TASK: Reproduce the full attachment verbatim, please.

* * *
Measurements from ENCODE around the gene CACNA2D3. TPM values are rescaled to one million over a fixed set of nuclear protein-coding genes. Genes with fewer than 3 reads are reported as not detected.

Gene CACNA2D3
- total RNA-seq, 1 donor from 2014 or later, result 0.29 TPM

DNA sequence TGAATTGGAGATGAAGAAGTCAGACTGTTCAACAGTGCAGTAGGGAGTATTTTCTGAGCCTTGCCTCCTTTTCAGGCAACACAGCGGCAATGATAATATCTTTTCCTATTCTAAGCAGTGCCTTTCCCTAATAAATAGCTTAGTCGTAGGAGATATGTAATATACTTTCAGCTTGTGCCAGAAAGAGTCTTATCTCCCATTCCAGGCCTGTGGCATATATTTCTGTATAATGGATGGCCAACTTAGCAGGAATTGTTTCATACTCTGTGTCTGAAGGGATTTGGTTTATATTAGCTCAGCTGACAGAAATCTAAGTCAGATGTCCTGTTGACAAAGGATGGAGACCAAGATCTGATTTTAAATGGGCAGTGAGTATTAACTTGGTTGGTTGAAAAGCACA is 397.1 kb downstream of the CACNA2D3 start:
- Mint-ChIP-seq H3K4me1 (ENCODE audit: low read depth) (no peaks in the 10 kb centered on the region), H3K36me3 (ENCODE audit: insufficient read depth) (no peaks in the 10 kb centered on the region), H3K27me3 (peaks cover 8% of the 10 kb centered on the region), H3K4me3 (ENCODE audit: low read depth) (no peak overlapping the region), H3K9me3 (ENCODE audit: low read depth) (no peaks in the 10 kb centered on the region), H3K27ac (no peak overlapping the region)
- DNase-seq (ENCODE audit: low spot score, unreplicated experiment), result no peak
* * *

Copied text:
Measurements from ENCODE around the gene CACNA2D3. TPM values are rescaled to one million over a fixed set of nuclear protein-coding genes. Genes with fewer than 3 reads are reported as not detected.

Gene CACNA2D3
- total RNA-seq, 1 donor from 2014 or later, result 0.29 TPM

DNA sequence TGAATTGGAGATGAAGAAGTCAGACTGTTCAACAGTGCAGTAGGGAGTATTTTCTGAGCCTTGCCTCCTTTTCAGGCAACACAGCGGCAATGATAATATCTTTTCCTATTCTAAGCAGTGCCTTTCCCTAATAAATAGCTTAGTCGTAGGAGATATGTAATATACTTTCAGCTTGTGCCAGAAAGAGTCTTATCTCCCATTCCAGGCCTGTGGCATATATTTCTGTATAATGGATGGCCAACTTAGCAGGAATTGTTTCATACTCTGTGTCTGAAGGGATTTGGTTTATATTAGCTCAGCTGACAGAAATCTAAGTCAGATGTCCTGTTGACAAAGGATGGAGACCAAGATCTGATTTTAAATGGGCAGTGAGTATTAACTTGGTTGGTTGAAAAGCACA is 397.1 kb downstream of the CACNA2D3 start:
- Mint-ChIP-seq H3K4me1 (ENCODE audit: low read depth) (no peaks in the 10 kb centered on the region), H3K36me3 (ENCODE audit: insufficient read depth) (no peaks in the 10 kb centered on the region), H3K27me3 (peaks cover 8% of the 10 kb centered on the region), H3K4me3 (ENCODE audit: low read depth) (no peak overlapping the region), H3K9me3 (ENCODE audit: low read depth) (no peaks in the 10 kb centered on the region), H3K27ac (no peak overlapping the region)
- DNase-seq (ENCODE audit: low spot score, unreplicated experiment), result no peak